Isaac set the calculator on the counter and gathered the silverware they’d need out of the drawer. Then he helped Charlie finish setting the table. “Thanks, Dad,” Charlie said. He glanced at the counter. “Hey, it’s one of those fancy calculators, isn’t it? The kind with all the extra buttons?” Charlie asked. “Can I borrow it to check my homework after dinner?”

“Sure,” Isaac said.

Dinner was great. Charlie hurried off to his room with the calculator when he was done eating.   Isaac checked on him after helping Marianne load the dishwasher. Charlie was sitting at his desk, scowling at the calculator.

“What’s wrong?” Isaac asked.

“I think it’s broken,” Charlie said. “It keeps giving me the wrong answer. Try it and see.” He handed Isaac the calculator.

Isaac entered 1 + 1 and pressed enter. The calculator said 805012016. “I see what you mean,” he said.

“It keeps saying that,” Charlie said. “Can you check my homework the regular way?”

“Of course,” Isaac said. And he checked Charlie’s work.

After Charlie fixed his mistakes, he left to put his homework in his backpack and practice origami with Marianne. Isaac took the calculator to his desk. “What is wrong with you?” he asked.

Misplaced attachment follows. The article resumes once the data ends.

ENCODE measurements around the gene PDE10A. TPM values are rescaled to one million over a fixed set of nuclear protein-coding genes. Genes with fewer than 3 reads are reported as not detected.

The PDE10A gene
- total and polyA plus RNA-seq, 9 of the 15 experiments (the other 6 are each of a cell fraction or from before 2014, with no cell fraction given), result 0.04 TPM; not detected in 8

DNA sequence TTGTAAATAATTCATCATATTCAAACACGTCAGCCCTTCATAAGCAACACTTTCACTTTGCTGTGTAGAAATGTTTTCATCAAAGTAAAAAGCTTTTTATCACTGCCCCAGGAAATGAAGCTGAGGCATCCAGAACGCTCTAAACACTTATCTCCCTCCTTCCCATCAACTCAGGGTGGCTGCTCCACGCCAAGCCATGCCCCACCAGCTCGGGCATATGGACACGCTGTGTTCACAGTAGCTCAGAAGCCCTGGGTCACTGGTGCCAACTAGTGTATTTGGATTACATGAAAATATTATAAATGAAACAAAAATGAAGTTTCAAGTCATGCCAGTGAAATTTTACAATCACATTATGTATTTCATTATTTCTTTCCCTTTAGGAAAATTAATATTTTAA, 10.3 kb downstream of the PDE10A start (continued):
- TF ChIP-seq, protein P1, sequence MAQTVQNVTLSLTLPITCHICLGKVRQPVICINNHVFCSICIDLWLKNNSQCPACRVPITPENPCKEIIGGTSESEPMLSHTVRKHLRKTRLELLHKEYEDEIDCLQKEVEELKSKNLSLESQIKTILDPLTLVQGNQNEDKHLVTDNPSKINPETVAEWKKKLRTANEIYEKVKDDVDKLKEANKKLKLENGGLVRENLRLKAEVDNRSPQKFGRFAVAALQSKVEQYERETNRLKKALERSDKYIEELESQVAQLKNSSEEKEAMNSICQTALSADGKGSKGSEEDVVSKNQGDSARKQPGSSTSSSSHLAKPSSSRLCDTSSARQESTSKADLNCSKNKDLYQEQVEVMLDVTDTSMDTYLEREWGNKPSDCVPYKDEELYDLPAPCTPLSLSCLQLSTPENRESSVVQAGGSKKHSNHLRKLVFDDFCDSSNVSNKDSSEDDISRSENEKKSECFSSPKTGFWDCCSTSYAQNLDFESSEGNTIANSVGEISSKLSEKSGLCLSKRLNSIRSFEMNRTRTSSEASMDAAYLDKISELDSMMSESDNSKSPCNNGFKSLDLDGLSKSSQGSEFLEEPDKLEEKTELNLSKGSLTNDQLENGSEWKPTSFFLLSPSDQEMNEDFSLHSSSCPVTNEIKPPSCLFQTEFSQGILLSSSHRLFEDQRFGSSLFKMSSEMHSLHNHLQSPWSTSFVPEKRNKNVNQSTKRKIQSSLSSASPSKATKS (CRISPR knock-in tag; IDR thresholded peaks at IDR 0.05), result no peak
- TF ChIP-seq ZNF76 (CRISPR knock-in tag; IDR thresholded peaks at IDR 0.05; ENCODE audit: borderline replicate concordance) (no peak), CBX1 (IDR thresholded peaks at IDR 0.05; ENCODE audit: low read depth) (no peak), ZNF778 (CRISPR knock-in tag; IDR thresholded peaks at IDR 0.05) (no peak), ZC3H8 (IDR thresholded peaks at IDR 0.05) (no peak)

He entered 1 + 1 again and pressed enter. The calculator said 20.90180504. “That’s a different answer, but it’s not right either,” Isaac said. “I wish you could tell me what’s wrong.”

He tried 1 + 1 again. This time the calculator said 20.180250901407

“Yet another answer.” Isaac looked at the calculator. What if it was trying to communicate? How would a calculator tell him what was wrong?

It couldn’t say anything out loud or write words. It just had numbers. “I guess if you could talk, you’d talk in code, right?” Isaac said.   He pressed 1 + 1 and enter. The calculator said 2505019.

“I hope that if this is a code, it’s a simple one,” Isaac said. He pulled out a pencil and tried substituting letters for the numbers. “I think this is it,” he said. “Did you just say yes?”

He typed in 1 + 1. The calculator said 2505019.

“Great, now we’re getting somewhere,” Isaac said. “Tell me what’s wrong.”

1 + 1 and enter. The calculator said 20.90180504 again.

“You’re tired?” Isaac asked. “What do you need?” Did it want a little bed in the corner of the living room and daily math exercises?

1 + 1 and enter. The calculator said 1601502305018.

“Power?” He thought for a moment.   “Do you need new batteries?”

1 + 1 and enter. 2505019.

“I can do that,” Isaac said. He opened the bottom drawer of his desk and pulled out his screwdriver. It only took five minutes to change the batteries.   “Is that better?” he asked.

1 + 1 enter. 2505019.

“Great. Let me know if I can help you with anything else,” Isaac said.

1 + 1 and enter. The calculator said 20.801014011019.

“You’re welcome,” Isaac said.

1 + 1 and enter. The calculator said 2.

What did that mean? It took Isaac a moment to realize the calculator was giving him the correct answer to the equation this time. He tried it again.

1 + 1 enter. 2.

Isaac set the calculator on his desk. “Well, I’ll let you rest here,” he said. It was time to go read to Charlie.